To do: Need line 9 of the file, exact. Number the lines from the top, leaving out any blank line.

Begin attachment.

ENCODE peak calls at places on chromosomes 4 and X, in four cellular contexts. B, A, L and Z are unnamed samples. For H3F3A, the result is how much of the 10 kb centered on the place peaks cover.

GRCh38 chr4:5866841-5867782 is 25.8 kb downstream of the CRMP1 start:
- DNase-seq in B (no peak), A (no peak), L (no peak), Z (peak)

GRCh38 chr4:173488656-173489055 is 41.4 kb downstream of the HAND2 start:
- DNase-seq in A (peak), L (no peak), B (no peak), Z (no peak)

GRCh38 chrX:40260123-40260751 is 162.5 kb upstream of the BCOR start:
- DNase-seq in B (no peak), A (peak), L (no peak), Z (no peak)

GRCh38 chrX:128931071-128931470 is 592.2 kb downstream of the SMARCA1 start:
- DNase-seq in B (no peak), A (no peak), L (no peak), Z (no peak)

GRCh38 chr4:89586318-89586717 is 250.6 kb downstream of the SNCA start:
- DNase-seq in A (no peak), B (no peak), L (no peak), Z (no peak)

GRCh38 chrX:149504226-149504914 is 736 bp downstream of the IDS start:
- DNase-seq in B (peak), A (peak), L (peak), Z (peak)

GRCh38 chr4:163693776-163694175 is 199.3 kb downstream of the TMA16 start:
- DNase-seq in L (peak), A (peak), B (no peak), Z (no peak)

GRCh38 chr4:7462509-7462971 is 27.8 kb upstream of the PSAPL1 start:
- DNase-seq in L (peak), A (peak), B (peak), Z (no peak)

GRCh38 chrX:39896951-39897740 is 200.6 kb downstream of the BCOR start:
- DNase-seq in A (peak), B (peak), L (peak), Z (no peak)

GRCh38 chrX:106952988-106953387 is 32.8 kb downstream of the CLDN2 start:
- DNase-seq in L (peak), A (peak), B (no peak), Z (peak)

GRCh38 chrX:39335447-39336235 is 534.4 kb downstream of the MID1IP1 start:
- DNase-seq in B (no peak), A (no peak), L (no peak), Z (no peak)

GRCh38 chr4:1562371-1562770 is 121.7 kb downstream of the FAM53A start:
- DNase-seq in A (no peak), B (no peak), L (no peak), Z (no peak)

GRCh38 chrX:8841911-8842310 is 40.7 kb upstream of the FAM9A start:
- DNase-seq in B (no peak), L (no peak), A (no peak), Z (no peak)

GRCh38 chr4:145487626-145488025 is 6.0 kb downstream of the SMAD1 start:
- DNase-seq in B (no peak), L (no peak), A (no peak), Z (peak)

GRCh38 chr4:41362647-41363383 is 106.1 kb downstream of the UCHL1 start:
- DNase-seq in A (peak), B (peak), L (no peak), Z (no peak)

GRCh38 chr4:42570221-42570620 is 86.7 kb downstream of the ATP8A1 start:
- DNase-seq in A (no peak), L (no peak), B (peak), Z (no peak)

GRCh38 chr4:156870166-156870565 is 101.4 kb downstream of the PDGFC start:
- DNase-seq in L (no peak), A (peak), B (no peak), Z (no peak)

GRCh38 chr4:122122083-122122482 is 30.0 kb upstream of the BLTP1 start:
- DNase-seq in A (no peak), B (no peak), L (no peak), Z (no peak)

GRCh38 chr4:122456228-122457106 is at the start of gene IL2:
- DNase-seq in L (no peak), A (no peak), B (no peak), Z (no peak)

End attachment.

- DNase-seq in B (no peak), A (no peak), L (no peak), Z (no peak)